Average PRK Eye Surgery costs in Turkey are € 1,100.
With FlyMedi, you can connect with 12 Eye Care centers in Turkey that are offering PRK Eye Surgery procedures. These Eye Care centers are accredited by international standard-setting bodies including JCI and ISO 9001:2000. Popular PRK Eye Surgery destinations in Turkey include Istanbul, Ankara and Antalya.
Prices listed on this page are the average price for PRK Eye Surgery. Clinics may require more details regarding your medical condition in order to provide you with a personalized PRK Eye Surgery quote. For a more accurate PRK Eye Surgery price quote, please click HERE.
Turkey is a treasure trove of traditions, spices, street food delights and destinations for any intrepid tourist. It’s a mix between the familiar and the exotic, ranging from the bustling streets of Istanbul to the serene and relaxed Roman ruins spread around Turkey’s Western and Southern coast. Turkey is a fairly large country with 75 million inhabitants. The country spreads between Europe and Asia, with 97% of the country on the Asian side – Asian Turkey. Turkey is encircled and enjoys access to three different seas: The Black Sea, The Aegean Sea and the Mediterranean. Istanbul is the largest city in Turkey and the largest city in Europe, regarding population – It has over 14 million people.
Turkey’s medical infrastructure has improved greatly beginning with the early 2000s and now is one of the biggest medical tourism hubs in Europe and Asia. Turkey has the largest number of JCI-accredited hospitals, second only to the USA and hospitals are more often than not part of international healthcare groups, following strict European protocols and regulations. Turkey has 28.000 medical institutions spread across the European and Asian side but some of the biggest private hospitals and medical centres are in Istanbul, Ankara, Antalya and Bodrum – these also happen to be some of the best tourist destinations in Turkey.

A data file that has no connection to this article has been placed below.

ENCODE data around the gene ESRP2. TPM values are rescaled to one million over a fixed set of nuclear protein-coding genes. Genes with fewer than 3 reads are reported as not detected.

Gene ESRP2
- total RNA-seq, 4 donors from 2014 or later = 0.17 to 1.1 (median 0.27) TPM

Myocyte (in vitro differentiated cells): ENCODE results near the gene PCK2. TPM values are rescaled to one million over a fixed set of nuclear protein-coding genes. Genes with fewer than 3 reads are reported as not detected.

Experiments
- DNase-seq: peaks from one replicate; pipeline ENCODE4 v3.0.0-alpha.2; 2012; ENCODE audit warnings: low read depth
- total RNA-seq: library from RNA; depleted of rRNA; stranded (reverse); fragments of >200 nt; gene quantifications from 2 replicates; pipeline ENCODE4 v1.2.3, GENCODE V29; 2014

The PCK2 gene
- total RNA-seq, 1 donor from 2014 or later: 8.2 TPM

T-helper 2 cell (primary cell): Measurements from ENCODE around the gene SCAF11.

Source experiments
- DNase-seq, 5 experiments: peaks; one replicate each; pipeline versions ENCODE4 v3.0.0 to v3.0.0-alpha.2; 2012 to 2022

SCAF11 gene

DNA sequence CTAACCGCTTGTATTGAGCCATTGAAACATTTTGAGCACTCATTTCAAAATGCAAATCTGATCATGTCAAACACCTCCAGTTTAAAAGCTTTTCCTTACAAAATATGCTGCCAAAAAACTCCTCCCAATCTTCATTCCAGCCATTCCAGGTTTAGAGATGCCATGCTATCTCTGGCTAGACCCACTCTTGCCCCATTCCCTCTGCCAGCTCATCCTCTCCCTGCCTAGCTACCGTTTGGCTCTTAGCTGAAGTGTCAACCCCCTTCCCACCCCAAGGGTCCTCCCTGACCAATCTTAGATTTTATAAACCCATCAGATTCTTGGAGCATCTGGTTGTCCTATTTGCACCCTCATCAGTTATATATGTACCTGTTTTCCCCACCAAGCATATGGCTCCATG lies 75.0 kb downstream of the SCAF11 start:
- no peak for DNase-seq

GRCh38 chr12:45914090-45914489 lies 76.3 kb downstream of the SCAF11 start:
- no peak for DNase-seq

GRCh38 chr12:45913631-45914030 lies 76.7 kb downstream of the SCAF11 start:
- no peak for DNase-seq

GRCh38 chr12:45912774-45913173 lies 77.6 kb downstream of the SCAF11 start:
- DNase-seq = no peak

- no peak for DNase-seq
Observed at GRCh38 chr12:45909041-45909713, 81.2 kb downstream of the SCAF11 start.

Bodrum is one of the most popular tourist destinations in Turkey, with its sandy beaches and small streets littered with traditional shops and elegant restaurants. The town used to be called Halicarnassus, and the Mausoleum at Halicarnassus is one of the World’s Seven Ancient Wonders. Bodrum also features a castle built by the crusaders in the 15th century.
Istanbul is the home of several architectural treasures, including the Blue Mosque. The Blue Mosque was built on the orders of Sultan Ahmed between 1609 and 1616 and the Sultan’s body still resides within the mosque. The high ceiling is lined with more than 20000 handmade ceramic tiles, hence the name – The Blue Mosque.
Pamukkale, meaning “The Cotton Castle” in Turkish is a surreal destination in the country’s western region of Denizli, world renowned for its white terraces with warm spring water. The ancient Greek city of Hierapolis was built over the springs and Pamukkale was a renowned destination in antiquity as well. Tourists can visit the ancient Roman and Greek ruins of the baths, temples and theatres dating to the second century BC.
● If you don’t feel like waiting in a queue, you can get a VISA for Turkey online. The VISA usually costs around $20 for US travellers.
● Turkey’s population is predominantly Islamic so it’s a good idea to wear a headscarf while visiting mosques. Shorts or any other garments that fit under the knee are not prohibited by law but it’s considered good etiquette not to wear shorts for men or short skirts for women.
● You can change any sort of currency into the Turkish Lira – the Turkish currency just about everywhere. Most supermarkets and shops also accept credit cards.